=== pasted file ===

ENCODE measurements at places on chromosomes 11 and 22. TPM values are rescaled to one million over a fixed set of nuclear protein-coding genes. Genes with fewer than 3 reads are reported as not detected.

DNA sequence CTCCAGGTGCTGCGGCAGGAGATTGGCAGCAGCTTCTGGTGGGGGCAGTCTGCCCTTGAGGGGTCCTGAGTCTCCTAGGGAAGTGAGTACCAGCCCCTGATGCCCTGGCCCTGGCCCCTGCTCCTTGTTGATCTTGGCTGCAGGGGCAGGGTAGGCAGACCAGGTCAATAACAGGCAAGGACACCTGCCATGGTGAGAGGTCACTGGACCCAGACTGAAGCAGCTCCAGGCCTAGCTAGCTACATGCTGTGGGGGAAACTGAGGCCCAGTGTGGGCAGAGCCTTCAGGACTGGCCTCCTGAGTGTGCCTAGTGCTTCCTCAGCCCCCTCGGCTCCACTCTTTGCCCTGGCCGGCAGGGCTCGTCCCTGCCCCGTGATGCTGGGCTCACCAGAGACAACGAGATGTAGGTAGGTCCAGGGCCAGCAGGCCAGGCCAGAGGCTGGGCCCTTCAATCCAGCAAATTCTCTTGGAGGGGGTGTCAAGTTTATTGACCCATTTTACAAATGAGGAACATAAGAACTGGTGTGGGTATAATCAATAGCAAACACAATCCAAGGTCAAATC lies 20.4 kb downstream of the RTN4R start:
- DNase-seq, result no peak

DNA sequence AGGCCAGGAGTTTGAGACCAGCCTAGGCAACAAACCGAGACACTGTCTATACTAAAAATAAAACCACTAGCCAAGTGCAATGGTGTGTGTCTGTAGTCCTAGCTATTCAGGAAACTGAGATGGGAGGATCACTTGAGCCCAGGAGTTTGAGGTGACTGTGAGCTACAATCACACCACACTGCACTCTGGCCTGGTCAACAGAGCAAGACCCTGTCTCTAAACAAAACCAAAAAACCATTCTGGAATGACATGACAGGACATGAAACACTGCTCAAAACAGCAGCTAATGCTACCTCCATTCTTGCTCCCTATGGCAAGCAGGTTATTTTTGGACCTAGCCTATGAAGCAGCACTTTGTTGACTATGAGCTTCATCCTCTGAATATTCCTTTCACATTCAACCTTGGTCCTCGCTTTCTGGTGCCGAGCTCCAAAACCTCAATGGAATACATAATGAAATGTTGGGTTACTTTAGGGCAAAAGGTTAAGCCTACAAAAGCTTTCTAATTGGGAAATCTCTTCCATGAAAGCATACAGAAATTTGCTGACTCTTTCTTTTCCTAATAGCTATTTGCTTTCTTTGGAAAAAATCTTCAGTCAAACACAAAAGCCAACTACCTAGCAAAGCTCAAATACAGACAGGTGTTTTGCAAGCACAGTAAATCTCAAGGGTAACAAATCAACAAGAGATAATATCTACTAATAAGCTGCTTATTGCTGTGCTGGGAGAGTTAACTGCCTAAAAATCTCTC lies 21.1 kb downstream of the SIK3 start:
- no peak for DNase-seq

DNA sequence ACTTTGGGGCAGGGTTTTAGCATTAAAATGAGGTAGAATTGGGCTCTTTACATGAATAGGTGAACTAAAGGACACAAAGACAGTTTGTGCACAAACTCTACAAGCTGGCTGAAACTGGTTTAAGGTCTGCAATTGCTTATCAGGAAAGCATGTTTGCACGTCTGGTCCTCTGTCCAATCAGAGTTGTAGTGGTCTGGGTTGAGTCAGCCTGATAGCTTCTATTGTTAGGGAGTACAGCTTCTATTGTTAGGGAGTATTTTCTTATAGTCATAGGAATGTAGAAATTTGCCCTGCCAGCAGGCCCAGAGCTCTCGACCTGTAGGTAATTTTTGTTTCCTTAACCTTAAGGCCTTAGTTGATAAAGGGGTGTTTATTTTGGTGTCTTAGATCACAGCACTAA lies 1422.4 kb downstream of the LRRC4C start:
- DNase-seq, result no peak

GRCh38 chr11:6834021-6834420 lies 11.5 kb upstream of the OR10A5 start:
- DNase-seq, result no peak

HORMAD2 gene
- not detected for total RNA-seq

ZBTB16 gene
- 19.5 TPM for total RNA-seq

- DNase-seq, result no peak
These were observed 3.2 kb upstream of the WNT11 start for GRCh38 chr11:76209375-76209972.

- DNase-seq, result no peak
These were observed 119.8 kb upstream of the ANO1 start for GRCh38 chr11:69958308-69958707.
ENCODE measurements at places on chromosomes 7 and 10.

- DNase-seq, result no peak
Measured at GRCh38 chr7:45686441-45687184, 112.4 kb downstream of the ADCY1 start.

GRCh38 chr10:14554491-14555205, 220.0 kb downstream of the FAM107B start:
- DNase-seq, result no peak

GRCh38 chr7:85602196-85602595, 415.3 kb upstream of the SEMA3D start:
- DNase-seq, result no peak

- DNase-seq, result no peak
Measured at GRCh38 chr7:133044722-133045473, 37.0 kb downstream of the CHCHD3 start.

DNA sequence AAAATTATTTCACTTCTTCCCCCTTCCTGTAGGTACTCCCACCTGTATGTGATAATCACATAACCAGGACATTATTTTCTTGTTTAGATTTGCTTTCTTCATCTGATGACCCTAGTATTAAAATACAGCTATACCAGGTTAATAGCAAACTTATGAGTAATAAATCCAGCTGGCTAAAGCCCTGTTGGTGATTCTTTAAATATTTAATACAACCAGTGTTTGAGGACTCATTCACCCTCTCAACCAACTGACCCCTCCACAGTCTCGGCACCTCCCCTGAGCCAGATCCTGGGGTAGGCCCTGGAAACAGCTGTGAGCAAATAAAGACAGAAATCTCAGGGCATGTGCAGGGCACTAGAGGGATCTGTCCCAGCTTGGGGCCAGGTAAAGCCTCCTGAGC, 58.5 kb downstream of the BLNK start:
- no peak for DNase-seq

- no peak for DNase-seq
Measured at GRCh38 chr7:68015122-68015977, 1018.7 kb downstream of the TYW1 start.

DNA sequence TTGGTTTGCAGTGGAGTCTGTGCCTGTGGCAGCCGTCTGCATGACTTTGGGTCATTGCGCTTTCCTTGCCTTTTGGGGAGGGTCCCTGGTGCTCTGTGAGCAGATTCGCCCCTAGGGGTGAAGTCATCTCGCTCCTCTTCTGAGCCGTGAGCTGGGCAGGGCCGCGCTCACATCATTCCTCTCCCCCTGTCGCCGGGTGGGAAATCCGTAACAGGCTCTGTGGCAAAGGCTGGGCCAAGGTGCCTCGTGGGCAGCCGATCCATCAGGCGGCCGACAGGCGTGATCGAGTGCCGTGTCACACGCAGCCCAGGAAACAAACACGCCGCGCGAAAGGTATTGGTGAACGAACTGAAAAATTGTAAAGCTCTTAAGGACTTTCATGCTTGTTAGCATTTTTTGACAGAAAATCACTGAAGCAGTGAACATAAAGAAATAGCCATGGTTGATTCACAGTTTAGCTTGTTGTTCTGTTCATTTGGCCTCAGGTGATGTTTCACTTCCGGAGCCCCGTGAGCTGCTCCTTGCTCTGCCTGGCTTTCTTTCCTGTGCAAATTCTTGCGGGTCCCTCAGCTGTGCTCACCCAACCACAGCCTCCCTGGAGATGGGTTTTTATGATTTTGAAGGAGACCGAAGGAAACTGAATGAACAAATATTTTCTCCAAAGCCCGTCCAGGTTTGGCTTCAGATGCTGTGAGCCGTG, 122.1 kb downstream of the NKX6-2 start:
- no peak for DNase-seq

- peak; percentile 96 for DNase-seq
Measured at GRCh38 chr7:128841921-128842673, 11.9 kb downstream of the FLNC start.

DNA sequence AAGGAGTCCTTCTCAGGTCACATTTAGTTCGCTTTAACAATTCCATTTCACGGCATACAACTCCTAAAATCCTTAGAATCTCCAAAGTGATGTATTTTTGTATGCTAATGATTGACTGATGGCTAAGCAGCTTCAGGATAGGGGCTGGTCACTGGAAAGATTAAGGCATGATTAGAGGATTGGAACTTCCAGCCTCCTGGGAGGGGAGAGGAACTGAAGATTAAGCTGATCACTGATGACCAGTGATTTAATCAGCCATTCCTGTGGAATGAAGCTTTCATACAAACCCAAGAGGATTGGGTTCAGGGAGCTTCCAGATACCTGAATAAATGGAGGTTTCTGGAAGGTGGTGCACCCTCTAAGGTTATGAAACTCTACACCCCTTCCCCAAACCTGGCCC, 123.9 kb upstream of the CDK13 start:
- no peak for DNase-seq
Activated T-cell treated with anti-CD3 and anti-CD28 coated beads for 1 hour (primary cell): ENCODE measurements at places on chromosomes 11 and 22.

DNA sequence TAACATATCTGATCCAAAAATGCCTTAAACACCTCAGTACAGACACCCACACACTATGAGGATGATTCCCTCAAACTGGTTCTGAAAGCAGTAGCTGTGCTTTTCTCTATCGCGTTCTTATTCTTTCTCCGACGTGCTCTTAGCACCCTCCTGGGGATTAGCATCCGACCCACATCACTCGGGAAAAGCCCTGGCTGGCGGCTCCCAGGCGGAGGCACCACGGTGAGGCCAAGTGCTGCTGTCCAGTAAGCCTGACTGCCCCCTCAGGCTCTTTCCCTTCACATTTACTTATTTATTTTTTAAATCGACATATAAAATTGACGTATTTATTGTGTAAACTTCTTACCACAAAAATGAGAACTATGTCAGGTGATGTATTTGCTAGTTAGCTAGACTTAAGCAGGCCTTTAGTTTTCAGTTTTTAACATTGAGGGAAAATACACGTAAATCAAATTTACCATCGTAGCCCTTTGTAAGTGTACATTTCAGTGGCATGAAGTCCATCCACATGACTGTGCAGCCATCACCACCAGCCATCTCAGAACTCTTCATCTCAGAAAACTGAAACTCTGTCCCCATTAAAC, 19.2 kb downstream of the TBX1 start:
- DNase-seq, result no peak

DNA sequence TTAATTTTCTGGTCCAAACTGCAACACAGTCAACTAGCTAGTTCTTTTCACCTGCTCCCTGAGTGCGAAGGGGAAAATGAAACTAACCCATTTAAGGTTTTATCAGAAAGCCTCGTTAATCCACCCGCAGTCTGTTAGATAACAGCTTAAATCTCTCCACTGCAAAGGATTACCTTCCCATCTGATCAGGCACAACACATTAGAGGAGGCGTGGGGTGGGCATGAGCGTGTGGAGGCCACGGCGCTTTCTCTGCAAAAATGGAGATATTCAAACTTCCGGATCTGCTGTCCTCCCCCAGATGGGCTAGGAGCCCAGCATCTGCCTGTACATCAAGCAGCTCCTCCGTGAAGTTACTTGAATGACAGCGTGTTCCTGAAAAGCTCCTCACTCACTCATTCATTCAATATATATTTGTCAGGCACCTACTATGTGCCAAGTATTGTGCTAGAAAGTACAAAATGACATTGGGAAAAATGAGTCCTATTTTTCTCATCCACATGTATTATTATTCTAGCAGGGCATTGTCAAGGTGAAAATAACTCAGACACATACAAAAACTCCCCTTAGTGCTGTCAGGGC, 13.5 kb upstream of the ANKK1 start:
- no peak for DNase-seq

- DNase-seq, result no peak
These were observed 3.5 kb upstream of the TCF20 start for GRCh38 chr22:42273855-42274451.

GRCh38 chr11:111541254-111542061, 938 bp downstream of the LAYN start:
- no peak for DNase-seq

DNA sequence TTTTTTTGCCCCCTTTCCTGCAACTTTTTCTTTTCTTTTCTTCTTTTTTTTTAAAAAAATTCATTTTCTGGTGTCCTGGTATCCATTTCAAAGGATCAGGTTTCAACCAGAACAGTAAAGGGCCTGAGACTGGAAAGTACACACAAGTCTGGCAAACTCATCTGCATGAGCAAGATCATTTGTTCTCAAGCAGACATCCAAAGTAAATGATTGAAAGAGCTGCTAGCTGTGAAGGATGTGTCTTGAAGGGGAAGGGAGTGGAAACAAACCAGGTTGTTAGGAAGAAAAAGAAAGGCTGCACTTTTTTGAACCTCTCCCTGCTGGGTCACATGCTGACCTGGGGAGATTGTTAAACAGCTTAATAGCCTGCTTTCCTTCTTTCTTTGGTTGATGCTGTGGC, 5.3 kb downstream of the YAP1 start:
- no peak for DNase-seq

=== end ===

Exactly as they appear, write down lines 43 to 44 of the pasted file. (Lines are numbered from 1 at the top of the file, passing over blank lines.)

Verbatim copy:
These were observed 3.5 kb upstream of the TCF20 start for GRCh38 chr22:42273855-42274451.

GRCh38 chr11:111541254-111542061, 938 bp downstream of the LAYN start: